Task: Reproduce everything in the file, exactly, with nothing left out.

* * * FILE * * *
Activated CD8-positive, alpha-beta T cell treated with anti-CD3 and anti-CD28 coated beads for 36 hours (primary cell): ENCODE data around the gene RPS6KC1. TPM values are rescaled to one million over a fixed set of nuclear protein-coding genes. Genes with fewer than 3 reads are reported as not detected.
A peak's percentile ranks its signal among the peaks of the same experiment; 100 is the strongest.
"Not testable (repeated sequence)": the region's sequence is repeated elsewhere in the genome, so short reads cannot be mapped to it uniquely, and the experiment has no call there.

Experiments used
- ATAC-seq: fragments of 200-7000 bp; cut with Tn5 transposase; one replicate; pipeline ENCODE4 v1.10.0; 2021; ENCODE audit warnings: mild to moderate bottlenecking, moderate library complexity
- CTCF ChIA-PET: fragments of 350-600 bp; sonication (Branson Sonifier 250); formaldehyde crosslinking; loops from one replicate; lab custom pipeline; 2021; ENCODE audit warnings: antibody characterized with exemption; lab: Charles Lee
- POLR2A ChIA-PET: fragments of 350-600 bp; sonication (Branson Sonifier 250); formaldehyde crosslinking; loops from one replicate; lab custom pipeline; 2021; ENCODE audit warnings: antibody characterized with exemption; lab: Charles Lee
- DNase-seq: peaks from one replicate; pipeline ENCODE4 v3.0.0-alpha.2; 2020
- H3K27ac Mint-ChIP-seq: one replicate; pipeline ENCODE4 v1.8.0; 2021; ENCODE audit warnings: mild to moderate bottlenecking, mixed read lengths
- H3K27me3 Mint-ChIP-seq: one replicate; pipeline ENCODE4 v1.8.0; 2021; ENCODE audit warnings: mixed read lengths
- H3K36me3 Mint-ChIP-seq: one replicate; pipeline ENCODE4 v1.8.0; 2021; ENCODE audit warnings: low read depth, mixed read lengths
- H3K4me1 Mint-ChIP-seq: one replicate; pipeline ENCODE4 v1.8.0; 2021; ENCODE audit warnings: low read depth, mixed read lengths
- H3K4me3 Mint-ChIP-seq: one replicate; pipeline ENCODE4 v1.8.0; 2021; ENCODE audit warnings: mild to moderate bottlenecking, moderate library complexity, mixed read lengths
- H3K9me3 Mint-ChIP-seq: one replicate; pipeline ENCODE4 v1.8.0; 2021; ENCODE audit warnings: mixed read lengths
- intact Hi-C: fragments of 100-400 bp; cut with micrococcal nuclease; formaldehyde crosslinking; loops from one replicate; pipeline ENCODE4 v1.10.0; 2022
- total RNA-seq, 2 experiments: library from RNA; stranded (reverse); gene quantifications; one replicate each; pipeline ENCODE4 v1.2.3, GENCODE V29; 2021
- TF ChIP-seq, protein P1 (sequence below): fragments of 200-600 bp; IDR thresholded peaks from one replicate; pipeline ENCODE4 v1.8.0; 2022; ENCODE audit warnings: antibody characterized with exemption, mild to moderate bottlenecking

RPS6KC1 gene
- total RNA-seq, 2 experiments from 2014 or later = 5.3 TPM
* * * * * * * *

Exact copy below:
Activated CD8-positive, alpha-beta T cell treated with anti-CD3 and anti-CD28 coated beads for 36 hours (primary cell): ENCODE data around the gene RPS6KC1. TPM values are rescaled to one million over a fixed set of nuclear protein-coding genes. Genes with fewer than 3 reads are reported as not detected.
A peak's percentile ranks its signal among the peaks of the same experiment; 100 is the strongest.
"Not testable (repeated sequence)": the region's sequence is repeated elsewhere in the genome, so short reads cannot be mapped to it uniquely, and the experiment has no call there.

Experiments used
- ATAC-seq: fragments of 200-7000 bp; cut with Tn5 transposase; one replicate; pipeline ENCODE4 v1.10.0; 2021; ENCODE audit warnings: mild to moderate bottlenecking, moderate library complexity
- CTCF ChIA-PET: fragments of 350-600 bp; sonication (Branson Sonifier 250); formaldehyde crosslinking; loops from one replicate; lab custom pipeline; 2021; ENCODE audit warnings: antibody characterized with exemption; lab: Charles Lee
- POLR2A ChIA-PET: fragments of 350-600 bp; sonication (Branson Sonifier 250); formaldehyde crosslinking; loops from one replicate; lab custom pipeline; 2021; ENCODE audit warnings: antibody characterized with exemption; lab: Charles Lee
- DNase-seq: peaks from one replicate; pipeline ENCODE4 v3.0.0-alpha.2; 2020
- H3K27ac Mint-ChIP-seq: one replicate; pipeline ENCODE4 v1.8.0; 2021; ENCODE audit warnings: mild to moderate bottlenecking, mixed read lengths
- H3K27me3 Mint-ChIP-seq: one replicate; pipeline ENCODE4 v1.8.0; 2021; ENCODE audit warnings: mixed read lengths
- H3K36me3 Mint-ChIP-seq: one replicate; pipeline ENCODE4 v1.8.0; 2021; ENCODE audit warnings: low read depth, mixed read lengths
- H3K4me1 Mint-ChIP-seq: one replicate; pipeline ENCODE4 v1.8.0; 2021; ENCODE audit warnings: low read depth, mixed read lengths
- H3K4me3 Mint-ChIP-seq: one replicate; pipeline ENCODE4 v1.8.0; 2021; ENCODE audit warnings: mild to moderate bottlenecking, moderate library complexity, mixed read lengths
- H3K9me3 Mint-ChIP-seq: one replicate; pipeline ENCODE4 v1.8.0; 2021; ENCODE audit warnings: mixed read lengths
- intact Hi-C: fragments of 100-400 bp; cut with micrococcal nuclease; formaldehyde crosslinking; loops from one replicate; pipeline ENCODE4 v1.10.0; 2022
- total RNA-seq, 2 experiments: library from RNA; stranded (reverse); gene quantifications; one replicate each; pipeline ENCODE4 v1.2.3, GENCODE V29; 2021
- TF ChIP-seq, protein P1 (sequence below): fragments of 200-600 bp; IDR thresholded peaks from one replicate; pipeline ENCODE4 v1.8.0; 2022; ENCODE audit warnings: antibody characterized with exemption, mild to moderate bottlenecking

RPS6KC1 gene
- total RNA-seq, 2 experiments from 2014 or later = 5.3 TPM